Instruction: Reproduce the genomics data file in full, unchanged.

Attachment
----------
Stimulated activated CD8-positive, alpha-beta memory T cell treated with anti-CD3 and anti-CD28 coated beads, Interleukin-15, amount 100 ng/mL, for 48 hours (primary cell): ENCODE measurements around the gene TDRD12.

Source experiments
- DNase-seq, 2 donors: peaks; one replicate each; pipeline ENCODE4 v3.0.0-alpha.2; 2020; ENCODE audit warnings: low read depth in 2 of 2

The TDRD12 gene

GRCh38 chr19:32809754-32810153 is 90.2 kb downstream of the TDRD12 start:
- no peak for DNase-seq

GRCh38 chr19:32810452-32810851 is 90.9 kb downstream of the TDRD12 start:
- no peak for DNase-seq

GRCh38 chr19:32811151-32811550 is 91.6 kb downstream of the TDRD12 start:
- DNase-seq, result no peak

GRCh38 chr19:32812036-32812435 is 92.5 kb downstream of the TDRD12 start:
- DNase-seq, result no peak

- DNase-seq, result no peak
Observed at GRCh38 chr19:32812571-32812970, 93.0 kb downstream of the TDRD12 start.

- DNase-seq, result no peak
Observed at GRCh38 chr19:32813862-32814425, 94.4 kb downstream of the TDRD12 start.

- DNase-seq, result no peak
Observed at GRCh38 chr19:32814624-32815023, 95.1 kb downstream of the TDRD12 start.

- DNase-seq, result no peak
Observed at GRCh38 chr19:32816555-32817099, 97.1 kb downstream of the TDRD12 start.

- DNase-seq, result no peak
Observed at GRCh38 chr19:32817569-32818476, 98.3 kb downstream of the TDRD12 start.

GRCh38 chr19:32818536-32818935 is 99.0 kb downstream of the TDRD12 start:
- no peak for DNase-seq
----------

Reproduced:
Stimulated activated CD8-positive, alpha-beta memory T cell treated with anti-CD3 and anti-CD28 coated beads, Interleukin-15, amount 100 ng/mL, for 48 hours (primary cell): ENCODE measurements around the gene TDRD12.

Source experiments
- DNase-seq, 2 donors: peaks; one replicate each; pipeline ENCODE4 v3.0.0-alpha.2; 2020; ENCODE audit warnings: low read depth in 2 of 2

The TDRD12 gene

GRCh38 chr19:32809754-32810153 is 90.2 kb downstream of the TDRD12 start:
- no peak for DNase-seq

GRCh38 chr19:32810452-32810851 is 90.9 kb downstream of the TDRD12 start:
- no peak for DNase-seq

GRCh38 chr19:32811151-32811550 is 91.6 kb downstream of the TDRD12 start:
- DNase-seq, result no peak

GRCh38 chr19:32812036-32812435 is 92.5 kb downstream of the TDRD12 start:
- DNase-seq, result no peak

- DNase-seq, result no peak
Observed at GRCh38 chr19:32812571-32812970, 93.0 kb downstream of the TDRD12 start.

- DNase-seq, result no peak
Observed at GRCh38 chr19:32813862-32814425, 94.4 kb downstream of the TDRD12 start.

- DNase-seq, result no peak
Observed at GRCh38 chr19:32814624-32815023, 95.1 kb downstream of the TDRD12 start.

- DNase-seq, result no peak
Observed at GRCh38 chr19:32816555-32817099, 97.1 kb downstream of the TDRD12 start.

- DNase-seq, result no peak
Observed at GRCh38 chr19:32817569-32818476, 98.3 kb downstream of the TDRD12 start.

GRCh38 chr19:32818536-32818935 is 99.0 kb downstream of the TDRD12 start:
- no peak for DNase-seq